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October 29 - November 1 in Bremerton, WA
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Wednesday, October 31 • 1:15pm - 1:40pm
Combining Disparate Datasets to Get the Data You Need

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Do you ever struggle to find the exact GIS data that you want?  Do you get frustrated that available datasets aren’t granular enough or are redacted in a way that isn’t actionable?  We live in the Big Data revolution, so why should we give up if we don’t find the exact GIS data that we are looking for?  In this session, we will explore the idea that to get the GIS data you want, one dataset, you may need to employ and combine multiple datasets.  To demonstrate this, we have a case study on enhancing international wealth and demographic data, although this approach can apply to any GIS dataset and to any GIS industry.  Case Study - Enhancing International Wealth and Demographic Data: For many reasons, US data about demographics is easy to find, even on a micro-geographic basis, but in many other countries around the world, finding micro-geographic data about demographics is hard. In the US, we are fortunate to have the Census Department, which offers extensive data about things like the number of people of various age groups. This data is available on a micro-geographic basis, which technically is called a “block group” – polygons containing roughly 1,500 people. In markets outside the US, getting demographic data totally depends on the country. In China, demographic information only comes in very large geographies, including on average 500,000 people. That means that US data is, on average, over 30x more granular than Chinese demographic data! Wealth data in China is essentially non-existent on anything but a city-wide basis. So how do you get the data you want? In this session, attendees will learn the principles we use to turn big piles of data into micro-geographic information: examples of data that enhance demographics and wealth include road networks, urban greenery data, real estate data and building volume data. Examples of principles include materiality, source quality, structured/unstructured data and strategic intent. The moral of the story we are telling is that the quality of a single dataset can almost always be enhanced. So, just because the data that you want doesn’t exist, doesn’t mean that you can’t estimate it.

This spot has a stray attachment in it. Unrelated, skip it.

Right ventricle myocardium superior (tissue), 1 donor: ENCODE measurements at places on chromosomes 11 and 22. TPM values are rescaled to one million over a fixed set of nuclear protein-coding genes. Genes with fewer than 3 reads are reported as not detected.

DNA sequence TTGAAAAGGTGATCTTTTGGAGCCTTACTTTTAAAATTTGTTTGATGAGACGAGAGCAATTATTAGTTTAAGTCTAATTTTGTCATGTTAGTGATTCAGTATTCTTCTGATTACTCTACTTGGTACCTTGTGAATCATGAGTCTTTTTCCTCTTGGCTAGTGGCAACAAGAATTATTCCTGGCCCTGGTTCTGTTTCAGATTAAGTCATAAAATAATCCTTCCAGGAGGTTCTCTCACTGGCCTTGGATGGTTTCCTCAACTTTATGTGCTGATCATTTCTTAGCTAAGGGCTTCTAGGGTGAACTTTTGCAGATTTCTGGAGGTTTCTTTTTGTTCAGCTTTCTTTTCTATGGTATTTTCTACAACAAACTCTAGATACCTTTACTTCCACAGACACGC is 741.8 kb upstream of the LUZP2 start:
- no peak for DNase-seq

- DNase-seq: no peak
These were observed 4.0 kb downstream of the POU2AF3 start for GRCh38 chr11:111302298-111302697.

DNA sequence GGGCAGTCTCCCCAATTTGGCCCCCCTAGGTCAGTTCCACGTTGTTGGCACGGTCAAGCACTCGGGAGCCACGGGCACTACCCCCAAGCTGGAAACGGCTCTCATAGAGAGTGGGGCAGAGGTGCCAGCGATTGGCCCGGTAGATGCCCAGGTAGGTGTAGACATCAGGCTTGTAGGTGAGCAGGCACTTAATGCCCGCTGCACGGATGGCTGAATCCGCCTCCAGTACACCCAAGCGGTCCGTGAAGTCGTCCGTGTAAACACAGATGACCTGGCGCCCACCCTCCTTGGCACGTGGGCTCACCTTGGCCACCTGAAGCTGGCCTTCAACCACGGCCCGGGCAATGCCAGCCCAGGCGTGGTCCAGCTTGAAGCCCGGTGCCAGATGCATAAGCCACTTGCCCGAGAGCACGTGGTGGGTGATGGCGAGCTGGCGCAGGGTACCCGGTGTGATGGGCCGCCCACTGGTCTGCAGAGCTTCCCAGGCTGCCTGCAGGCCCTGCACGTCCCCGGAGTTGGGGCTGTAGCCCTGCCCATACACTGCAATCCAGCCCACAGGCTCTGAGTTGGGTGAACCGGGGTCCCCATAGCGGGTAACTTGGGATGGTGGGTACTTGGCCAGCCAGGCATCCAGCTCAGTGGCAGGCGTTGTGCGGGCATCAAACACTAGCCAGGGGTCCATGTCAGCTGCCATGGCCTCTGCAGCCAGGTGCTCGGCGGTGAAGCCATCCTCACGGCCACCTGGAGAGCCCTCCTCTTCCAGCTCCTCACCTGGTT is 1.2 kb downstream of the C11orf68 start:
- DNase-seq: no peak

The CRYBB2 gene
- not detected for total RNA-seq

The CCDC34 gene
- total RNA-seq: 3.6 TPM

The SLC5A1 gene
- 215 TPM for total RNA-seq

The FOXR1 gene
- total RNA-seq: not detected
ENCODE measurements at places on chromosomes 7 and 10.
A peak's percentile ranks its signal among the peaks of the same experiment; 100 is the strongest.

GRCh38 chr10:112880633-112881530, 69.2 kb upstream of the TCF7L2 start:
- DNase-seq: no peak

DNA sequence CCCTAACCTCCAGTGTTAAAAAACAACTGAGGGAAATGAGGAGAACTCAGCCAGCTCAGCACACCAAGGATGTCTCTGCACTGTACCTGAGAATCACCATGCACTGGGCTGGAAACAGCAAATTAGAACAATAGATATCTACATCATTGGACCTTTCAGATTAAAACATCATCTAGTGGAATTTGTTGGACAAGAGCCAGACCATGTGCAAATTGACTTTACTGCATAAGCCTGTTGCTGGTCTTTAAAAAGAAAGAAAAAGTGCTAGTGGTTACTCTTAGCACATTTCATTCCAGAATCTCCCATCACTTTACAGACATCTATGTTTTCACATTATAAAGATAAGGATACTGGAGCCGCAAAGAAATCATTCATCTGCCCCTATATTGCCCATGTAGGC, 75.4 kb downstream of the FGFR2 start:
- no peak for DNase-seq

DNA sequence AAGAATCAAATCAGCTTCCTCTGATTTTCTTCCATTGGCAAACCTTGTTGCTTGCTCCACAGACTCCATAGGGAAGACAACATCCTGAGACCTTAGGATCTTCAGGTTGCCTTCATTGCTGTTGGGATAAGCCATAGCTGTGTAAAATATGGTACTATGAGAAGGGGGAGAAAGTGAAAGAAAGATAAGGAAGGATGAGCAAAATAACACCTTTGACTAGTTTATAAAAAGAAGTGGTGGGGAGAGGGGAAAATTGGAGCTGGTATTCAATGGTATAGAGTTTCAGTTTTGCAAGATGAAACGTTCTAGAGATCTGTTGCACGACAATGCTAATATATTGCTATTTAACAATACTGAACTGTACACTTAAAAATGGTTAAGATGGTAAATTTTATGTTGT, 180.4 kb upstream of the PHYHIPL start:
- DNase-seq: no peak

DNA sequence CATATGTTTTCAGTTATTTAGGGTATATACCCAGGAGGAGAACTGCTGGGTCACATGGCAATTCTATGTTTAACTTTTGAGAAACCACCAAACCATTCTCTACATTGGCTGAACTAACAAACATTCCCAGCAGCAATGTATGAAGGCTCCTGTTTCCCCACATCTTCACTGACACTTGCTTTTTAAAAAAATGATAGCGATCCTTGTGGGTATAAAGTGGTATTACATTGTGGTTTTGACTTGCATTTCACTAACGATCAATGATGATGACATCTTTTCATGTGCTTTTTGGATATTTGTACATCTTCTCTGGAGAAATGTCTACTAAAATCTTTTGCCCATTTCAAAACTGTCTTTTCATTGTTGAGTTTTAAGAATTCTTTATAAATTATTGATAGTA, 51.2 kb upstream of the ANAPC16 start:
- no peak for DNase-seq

avatar for Steve Bazant

Steve Bazant

Consultant, Webster Pacific
Steve is a Consultant at Webster Pacific, a strategy and GIS consulting firm that helps clients make better decisions through the power of place. Steve has worked on a wide variety of mapping projects in over 20 metropolitan areas around the world. He holds a Bachelor of Science... Read More →

Wednesday October 31, 2018 1:15pm - 1:40pm PDT
Marina Vista 1

Attendees (5)